Thursday, March 14, 2019

Nicholas Olde

Nicholas Olde (b. Hampstead, London, 8 October 1879; d. reg. Thorrington, near Colchester, Essex, July-Sep. 1951)

[Updated 9 August 2020]

The pseudonymous "Nicholas Olde" is remembered primarily for one book, The Incredible Adventures of Rowland Hern (London: William Heinemann, [March] 1928). The copyright registration in the U.S. fortunately gives the author's real name, A.L. Champneys, thus allowing  us to find some biographical information on the author.

Amian Lister Champneys was the oldest of four children (two sons, two daughters) of Basil Champneys (1842-1935), a well-known architect of many collegiate and ecclesiastical buildings, and his wife Mary Theresa Ella Drummond (1858-1941), who were married in 1876. Basil's father and one of his brothers were clergyman (his father was very late in life made the Dean of Lichfield). Basil had been one of eight children of a hard-working old county family with only a modest income; at his death he left an estate valued at nearly fifty-thousand pounds. Amian's youngest sibling was Adelaide Mary Champneys (1888-1966), who published a number of books, some of which were fairly popular in England and America, including Miss Tiverton Goes Out (1925), which appeared anonymously. Adelaide also co-wrote a pseudonymous book with her other brother, the clergyman Michael Weldon Champneys (1884-1957). (I have written in more detail on Adelaide here.)

Amian attended the Charterhouse school in Godalming, Surrey, and in 1898 matriculated at New College, Oxford (B.A. 1902). He followed his father's footsteps and became an architect. Under his own name he published one book, Public Libraries: A Treatise on Their Design, Construction and Fittings (1907).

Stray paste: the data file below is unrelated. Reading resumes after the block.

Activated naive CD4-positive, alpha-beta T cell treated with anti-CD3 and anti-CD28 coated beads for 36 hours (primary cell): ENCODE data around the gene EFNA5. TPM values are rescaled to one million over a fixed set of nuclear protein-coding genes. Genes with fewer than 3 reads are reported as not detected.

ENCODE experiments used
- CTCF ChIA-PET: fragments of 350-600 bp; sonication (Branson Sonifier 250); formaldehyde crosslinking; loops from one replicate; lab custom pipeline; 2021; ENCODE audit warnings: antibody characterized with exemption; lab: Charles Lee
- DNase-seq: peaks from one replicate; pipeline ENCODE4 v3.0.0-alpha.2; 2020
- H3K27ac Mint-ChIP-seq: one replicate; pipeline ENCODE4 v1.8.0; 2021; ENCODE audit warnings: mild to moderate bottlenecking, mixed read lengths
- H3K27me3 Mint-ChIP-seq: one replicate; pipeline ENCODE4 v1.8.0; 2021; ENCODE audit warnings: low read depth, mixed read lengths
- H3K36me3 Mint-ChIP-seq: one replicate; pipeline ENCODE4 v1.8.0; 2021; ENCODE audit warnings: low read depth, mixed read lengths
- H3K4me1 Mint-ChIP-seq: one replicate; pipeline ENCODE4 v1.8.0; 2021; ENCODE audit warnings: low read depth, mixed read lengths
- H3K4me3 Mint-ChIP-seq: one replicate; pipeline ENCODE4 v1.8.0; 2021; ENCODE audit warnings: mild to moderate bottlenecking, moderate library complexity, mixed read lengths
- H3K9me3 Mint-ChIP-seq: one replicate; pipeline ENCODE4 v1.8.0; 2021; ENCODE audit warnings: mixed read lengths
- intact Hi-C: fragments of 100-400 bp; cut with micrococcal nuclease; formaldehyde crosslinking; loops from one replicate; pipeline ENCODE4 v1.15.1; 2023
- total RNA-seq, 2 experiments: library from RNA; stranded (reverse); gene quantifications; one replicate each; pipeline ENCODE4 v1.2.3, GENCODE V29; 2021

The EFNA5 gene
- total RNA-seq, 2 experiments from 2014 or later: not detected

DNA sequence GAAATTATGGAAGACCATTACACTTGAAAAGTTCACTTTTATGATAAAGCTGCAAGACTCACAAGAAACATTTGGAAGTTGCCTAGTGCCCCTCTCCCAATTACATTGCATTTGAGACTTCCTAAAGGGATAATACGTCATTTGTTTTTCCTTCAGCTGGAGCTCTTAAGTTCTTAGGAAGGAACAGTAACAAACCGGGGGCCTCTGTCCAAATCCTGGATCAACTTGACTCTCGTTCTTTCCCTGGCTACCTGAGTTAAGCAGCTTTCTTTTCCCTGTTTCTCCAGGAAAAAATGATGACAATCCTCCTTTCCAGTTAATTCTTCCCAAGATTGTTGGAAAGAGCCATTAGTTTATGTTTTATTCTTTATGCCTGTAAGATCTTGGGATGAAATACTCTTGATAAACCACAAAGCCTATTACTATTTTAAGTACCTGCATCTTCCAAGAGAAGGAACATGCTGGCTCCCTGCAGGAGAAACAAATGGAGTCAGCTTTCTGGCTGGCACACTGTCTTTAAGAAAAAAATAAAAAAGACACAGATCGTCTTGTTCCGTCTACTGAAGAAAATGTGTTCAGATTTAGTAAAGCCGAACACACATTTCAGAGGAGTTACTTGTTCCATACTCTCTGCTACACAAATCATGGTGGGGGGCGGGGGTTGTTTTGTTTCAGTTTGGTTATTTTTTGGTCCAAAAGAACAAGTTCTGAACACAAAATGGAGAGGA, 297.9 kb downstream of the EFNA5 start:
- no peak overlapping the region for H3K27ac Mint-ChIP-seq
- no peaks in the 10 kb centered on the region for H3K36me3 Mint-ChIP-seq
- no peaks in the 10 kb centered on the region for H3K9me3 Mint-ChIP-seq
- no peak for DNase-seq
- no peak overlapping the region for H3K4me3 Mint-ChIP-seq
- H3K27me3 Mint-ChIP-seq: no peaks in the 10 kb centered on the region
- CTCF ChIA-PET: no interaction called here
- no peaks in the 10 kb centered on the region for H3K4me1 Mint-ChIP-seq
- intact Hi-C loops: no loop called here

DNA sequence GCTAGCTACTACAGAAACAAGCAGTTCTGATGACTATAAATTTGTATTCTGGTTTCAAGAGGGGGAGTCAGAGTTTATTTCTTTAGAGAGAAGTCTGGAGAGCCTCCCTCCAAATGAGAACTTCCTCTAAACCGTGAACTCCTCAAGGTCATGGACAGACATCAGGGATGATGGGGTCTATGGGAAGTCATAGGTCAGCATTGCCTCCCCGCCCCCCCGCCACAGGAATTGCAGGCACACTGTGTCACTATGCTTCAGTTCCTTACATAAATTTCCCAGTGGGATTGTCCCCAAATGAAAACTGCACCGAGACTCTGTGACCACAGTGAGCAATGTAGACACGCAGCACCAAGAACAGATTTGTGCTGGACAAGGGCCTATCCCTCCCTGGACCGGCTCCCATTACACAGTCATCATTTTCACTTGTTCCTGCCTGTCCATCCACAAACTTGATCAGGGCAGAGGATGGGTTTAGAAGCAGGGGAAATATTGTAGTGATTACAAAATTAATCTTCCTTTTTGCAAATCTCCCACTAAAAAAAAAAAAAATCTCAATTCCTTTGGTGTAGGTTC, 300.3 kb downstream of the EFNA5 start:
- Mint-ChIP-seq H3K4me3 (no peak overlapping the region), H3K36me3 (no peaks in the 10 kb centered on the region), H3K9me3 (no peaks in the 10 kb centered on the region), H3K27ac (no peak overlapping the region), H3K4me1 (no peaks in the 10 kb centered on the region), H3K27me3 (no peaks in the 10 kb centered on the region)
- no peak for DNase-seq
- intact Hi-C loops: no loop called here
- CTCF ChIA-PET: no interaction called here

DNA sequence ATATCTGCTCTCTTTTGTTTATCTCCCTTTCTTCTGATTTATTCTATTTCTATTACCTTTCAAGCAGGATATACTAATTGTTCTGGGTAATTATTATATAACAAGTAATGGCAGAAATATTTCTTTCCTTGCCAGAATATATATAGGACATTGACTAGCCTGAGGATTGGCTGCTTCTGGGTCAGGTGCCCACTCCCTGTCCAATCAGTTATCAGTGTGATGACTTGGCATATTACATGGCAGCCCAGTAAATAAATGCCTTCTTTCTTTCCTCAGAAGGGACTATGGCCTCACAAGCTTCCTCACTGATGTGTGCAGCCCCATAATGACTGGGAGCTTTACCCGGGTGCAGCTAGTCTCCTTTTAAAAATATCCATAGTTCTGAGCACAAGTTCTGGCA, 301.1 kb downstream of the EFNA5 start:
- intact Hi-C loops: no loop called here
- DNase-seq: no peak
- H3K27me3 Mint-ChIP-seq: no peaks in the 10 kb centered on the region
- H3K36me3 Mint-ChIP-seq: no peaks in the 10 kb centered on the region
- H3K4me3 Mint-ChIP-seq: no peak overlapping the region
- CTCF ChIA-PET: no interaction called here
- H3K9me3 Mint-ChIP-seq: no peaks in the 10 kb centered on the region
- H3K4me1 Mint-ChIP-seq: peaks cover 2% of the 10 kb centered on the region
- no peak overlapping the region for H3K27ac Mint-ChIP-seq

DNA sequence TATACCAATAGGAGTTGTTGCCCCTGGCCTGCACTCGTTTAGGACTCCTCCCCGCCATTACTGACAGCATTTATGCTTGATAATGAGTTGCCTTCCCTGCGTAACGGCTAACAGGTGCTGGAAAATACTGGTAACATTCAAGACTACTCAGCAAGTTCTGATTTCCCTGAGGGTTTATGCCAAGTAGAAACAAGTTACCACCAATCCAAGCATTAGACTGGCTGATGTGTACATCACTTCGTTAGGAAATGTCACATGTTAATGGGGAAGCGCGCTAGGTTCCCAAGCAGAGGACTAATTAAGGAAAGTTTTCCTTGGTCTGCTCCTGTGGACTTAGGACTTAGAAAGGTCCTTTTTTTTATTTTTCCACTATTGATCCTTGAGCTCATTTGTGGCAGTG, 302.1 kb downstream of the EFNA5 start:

Under the pseudonym "Nicholas Olde" Amian published three books. The first was The Incredible Adventures of Rowland Hern. It collects fifteen episodes of crimes studied by Rowland Hern and his Watson-like unnamed narrator.  The cases themselves are tinged with humor and paradox in the manner of G.K. Chesterton.  Aside from the reprinting of one story ("A Collector of Curiosities") in Ellery Queen's Mystery Magazine in July 1942, no other stories were reprinted until Jack Adrian selected "The Windmill" for his Twelve Tales of Murder (1998).  The whole collection was reprinted by Ramble House in October 2005.

In 1933 "Nicholas Olde" published Essex Verses and Others: In Tendring Hundred and the Pageant of Progress, a slim volume of poetry (39 pp.), which in 1934 was expanded to be (at 86 pp.) The Last Goddess (Essex Verses and Others). 

Update: Chris Harte has shared the below photograph of the author, which he discovered while working on his third bibliography, The Captain Magazine 1899-1924. Chris notes: his main claim to fame was that he was a top boxer at University. 


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